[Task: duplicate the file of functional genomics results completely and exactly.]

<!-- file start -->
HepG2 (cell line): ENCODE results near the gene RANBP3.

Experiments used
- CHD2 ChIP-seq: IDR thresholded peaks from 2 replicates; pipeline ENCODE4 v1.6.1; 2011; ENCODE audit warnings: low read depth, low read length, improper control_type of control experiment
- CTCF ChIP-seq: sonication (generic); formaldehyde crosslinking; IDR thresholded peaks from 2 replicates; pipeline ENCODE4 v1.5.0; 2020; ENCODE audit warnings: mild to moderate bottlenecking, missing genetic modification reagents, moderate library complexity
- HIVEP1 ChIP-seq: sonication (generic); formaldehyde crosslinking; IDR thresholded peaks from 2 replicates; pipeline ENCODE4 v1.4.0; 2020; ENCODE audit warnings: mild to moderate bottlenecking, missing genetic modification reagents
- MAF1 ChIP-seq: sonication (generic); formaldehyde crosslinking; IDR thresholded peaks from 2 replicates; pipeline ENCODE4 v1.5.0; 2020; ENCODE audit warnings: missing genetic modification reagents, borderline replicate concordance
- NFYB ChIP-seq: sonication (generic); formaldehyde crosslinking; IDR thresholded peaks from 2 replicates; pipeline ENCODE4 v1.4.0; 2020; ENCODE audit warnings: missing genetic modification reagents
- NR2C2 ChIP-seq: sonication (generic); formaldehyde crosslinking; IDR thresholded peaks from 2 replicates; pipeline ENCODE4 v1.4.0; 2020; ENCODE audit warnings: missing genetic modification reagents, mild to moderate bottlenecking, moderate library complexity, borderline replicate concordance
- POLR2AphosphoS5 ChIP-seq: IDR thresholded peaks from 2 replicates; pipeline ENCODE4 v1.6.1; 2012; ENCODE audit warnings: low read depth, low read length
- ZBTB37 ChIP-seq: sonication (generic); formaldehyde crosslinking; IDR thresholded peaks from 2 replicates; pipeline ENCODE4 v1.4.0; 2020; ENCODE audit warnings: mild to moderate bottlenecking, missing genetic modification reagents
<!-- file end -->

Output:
HepG2 (cell line): ENCODE results near the gene RANBP3.

Experiments used
- CHD2 ChIP-seq: IDR thresholded peaks from 2 replicates; pipeline ENCODE4 v1.6.1; 2011; ENCODE audit warnings: low read depth, low read length, improper control_type of control experiment
- CTCF ChIP-seq: sonication (generic); formaldehyde crosslinking; IDR thresholded peaks from 2 replicates; pipeline ENCODE4 v1.5.0; 2020; ENCODE audit warnings: mild to moderate bottlenecking, missing genetic modification reagents, moderate library complexity
- HIVEP1 ChIP-seq: sonication (generic); formaldehyde crosslinking; IDR thresholded peaks from 2 replicates; pipeline ENCODE4 v1.4.0; 2020; ENCODE audit warnings: mild to moderate bottlenecking, missing genetic modification reagents
- MAF1 ChIP-seq: sonication (generic); formaldehyde crosslinking; IDR thresholded peaks from 2 replicates; pipeline ENCODE4 v1.5.0; 2020; ENCODE audit warnings: missing genetic modification reagents, borderline replicate concordance
- NFYB ChIP-seq: sonication (generic); formaldehyde crosslinking; IDR thresholded peaks from 2 replicates; pipeline ENCODE4 v1.4.0; 2020; ENCODE audit warnings: missing genetic modification reagents
- NR2C2 ChIP-seq: sonication (generic); formaldehyde crosslinking; IDR thresholded peaks from 2 replicates; pipeline ENCODE4 v1.4.0; 2020; ENCODE audit warnings: missing genetic modification reagents, mild to moderate bottlenecking, moderate library complexity, borderline replicate concordance
- POLR2AphosphoS5 ChIP-seq: IDR thresholded peaks from 2 replicates; pipeline ENCODE4 v1.6.1; 2012; ENCODE audit warnings: low read depth, low read length
- ZBTB37 ChIP-seq: sonication (generic); formaldehyde crosslinking; IDR thresholded peaks from 2 replicates; pipeline ENCODE4 v1.4.0; 2020; ENCODE audit warnings: mild to moderate bottlenecking, missing genetic modification reagents